Tuesday, February 11, 2014

Make // Marbleized Glass Hearts

I saw this technique used for fingernails a few years ago and tucked the idea away for a future project. I'm not one for painting my nails, so I found this to be the perfect way to use some of the nail polish that I have stockpiled in my vanity. Why do I have so much polish when I hardly ever paint my nails? Who knows?! I guess I'm attracted to all those pretty colors, but when it comes down to it, only my toe nails get gussied up…. And that's only during sandal-wearing season.

Anyhow… This project is easy. It's messy. There are fumes involved. That about sums it up. Luckily, if you have nail polish remover on-hand and you work in a well-ventilated area, it's not too bad. I think the end results are pretty eye-catching!

Click "Read more" for the tutorial

How to Marbleize Glass with Nail Polish

materials needed:

old plastic tray/container with 1-inch of water at room temp
nail polish - I used red, pink, gold & sparkle pink, sparkle red, pearl
skewer or sticks
glass heart ornaments (or other glass, metal, papier mache objects)-- heart ornaments are from Michaels
paper towels (not shown)
clean-up: acetone or nail polish remover and cotton balls (not shown)
drying station: parchment paper or sticks/old chopsticks in styrofoam (not shown)

Nail Polish Marbling - Six Variations
1. pearl + hot pink | 2. gold + hot pink | 3. gold + sparkle red
4. sparkle pink + pearl pink | 5. red + pearl pink | 6. pearl pink + hot pink


Fill your container with an inch or two of room temperature water. Make sure to use an old container or one that you don't mind parting with.

A few things to know before you get started with the nail polish:
1. The layer of paint that floats at the top of the water will be what covers and clings to your ornament (or whatever object you choose).
2. You have to move quickly because nail polish firms up pretty quickly in water.
3. Prep your ornament and paints so they are ready to pour and be dipped quickly. Remove the top of the ornament **
4. Set up a drying station before you get started.
5. Work in a well-ventilated space.

Pour in a few drops of nail polish. The first layer will be thin and transparent. The next layer(s) of nail polish will float and you'll need less of it. Quickly move on to the next color and pour in a few more drops. Then add a third color if desired.

Use a skewer or stick to mix the paints together, creating a marbleized look. Again, move quickly before the nail polish gets tacky.

Look at the pattern and choose a spot to dip in your ornament. Do one side, dipping it in flat. 
Then turn it over to do the next side. 

** In these photos, I didn't remove the top of the ornament. However, I found it easier to dip the ornaments without the top and did so with the rest of the ornaments.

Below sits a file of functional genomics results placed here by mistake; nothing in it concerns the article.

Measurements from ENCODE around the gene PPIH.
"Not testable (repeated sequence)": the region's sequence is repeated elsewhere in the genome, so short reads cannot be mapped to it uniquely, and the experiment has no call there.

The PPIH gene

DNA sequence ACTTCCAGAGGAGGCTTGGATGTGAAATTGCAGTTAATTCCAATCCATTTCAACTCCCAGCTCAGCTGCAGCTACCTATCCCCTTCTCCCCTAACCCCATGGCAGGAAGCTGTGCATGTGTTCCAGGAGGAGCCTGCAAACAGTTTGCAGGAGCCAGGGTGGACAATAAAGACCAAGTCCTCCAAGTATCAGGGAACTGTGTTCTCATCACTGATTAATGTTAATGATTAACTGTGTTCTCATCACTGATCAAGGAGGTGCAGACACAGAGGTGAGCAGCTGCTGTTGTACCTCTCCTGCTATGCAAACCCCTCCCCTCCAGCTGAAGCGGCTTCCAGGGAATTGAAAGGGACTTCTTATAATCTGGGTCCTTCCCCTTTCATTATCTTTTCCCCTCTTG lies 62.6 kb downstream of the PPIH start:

The photo on the left is the ornament after dipping one side. It's a little goopy because I was taking photos, which slowed me up a bit… Slow = not good for nail polish marbling!

The photo on the right is the ornament after dipping the 2nd side. By then, the paint was starting to get really tacky and didn't adhere as well so I ended up dipping it a few times. It went on a little thicker, but I actually don't mind the look. If you're picky about getting the "perfect" marbleized design, you'll need to work quickly or perhaps change out the paint between sides.

After dipping the ornaments, you'll need a place to dry them. Some of the ornaments I let dry upside-down on a piece of parchment paper. This worked okay, but they were more stable with the make-shift chopstick drying station.

I just stuck chopsticks into a piece of styrofoam. Skewers or dowels will work too. Easy.

Clean-up! I did not change-out the water between each ornament. I just waited about a minute and used the skewer to skim the top of the water.  That glob on the end of the skewer is nail polish. Although it may look like I used a ton of nail polish, for 12 ornaments I maybe used 1/5th of a bottle in total. It was a little hard to calculate since I used 6 different colors, but basically I still have plenty of polish left.

Marbleized Heart Ornaments!

Besides being smelly and getting nail polish on my fingers (nail polish remover to the rescue!), this was a pretty quick and easy project. It took me about 45 minutes to "marbleize" twelve ornaments.

They dried pretty quickly and I was able to hang them up an hour later. I did not seal the ornaments. If you want yours to be "chip-proof", I suggest spraying them with clear acrylic sealer.

I have some gold branches which I've used over the years. They've held everything from Christmas cards to ribbon bats for Halloween...

… So I figured that hearts would work too.

This is it for this year's Valentine's decorations!